Today, we are going to continue where the last article left off. We are going to go over the lessons learned from my experience buying a business with partners. I will list them out with short descriptions. There is no particular order to the list. Any names mentioned other than my own have been changed to protect the innocent…
Partners (The Team) – Our team consisted of four partners. Bob and Carl are the majority investors and took out an SBA loan to acquire the business. John and I are minority partners and not party to the SBA loan. Because Carl, John, and I all have full-time jobs and at the time Bob did not, the plan was that Bob would learn and operate the business until we could afford to put someone else running the business, leaving Bob to pursue his personal interests. See my last article for how that all turned out.
Be transparent about individual drivers. Becoming your own boss and becoming wealthy eventually become competing interests for an entrepreneur.
Professional respect is critical. Tolerance is listening to every idea quietly. Professional respect is availability, transparency, punctuality, and preparedness.
Autonomy must be earned, never assumed in a partnership.
Bad habits are hard to break in others.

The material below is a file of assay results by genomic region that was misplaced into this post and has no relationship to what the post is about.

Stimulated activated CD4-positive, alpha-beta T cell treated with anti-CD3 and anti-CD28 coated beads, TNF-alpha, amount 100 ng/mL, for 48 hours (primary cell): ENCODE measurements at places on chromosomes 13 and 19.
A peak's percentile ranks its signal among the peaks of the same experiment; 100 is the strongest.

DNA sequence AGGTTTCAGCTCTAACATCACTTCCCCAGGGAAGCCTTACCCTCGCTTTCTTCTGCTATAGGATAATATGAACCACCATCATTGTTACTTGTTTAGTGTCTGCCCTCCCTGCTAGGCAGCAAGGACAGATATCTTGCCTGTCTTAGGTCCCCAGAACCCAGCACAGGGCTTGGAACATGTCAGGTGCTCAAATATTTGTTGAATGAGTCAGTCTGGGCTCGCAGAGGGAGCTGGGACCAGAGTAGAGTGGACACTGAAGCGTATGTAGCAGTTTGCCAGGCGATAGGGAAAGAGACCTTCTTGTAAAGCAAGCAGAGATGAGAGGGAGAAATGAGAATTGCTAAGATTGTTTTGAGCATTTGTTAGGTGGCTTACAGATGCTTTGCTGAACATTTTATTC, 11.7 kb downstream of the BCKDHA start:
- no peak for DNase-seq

Operating Agreement/Bylaws – Depending on whether you have a Limited Liability Company (LLC) or a Corporation (Co), you should have either an operating agreement or bylaws to govern how the business will be run. In our case, since we had a corporation, we had bylaws. We deliberated on what to include in these bylaws to ensure smooth operations, but did not go far enough. They did not spell out the duties of each partner & role, because we thought that all of us being adults, we would do what was needed to be successful. What we realized was that we each viewed the word through a very personalized lens and what seems obvious to one, (or two, or even three), is not obvious to everyone and if the fourth person feels strongly enough about it, they just will not go along unless forced to. And even then, although begrudgingly agreeing in discussion, they will still fight and obstruct the wishes and decisions of the group. If we had, as a group, decided on the duties for each role and assigned responsibilities for each role to each member of the group, then documented it in the bylaws, it would have made things a lot clearer.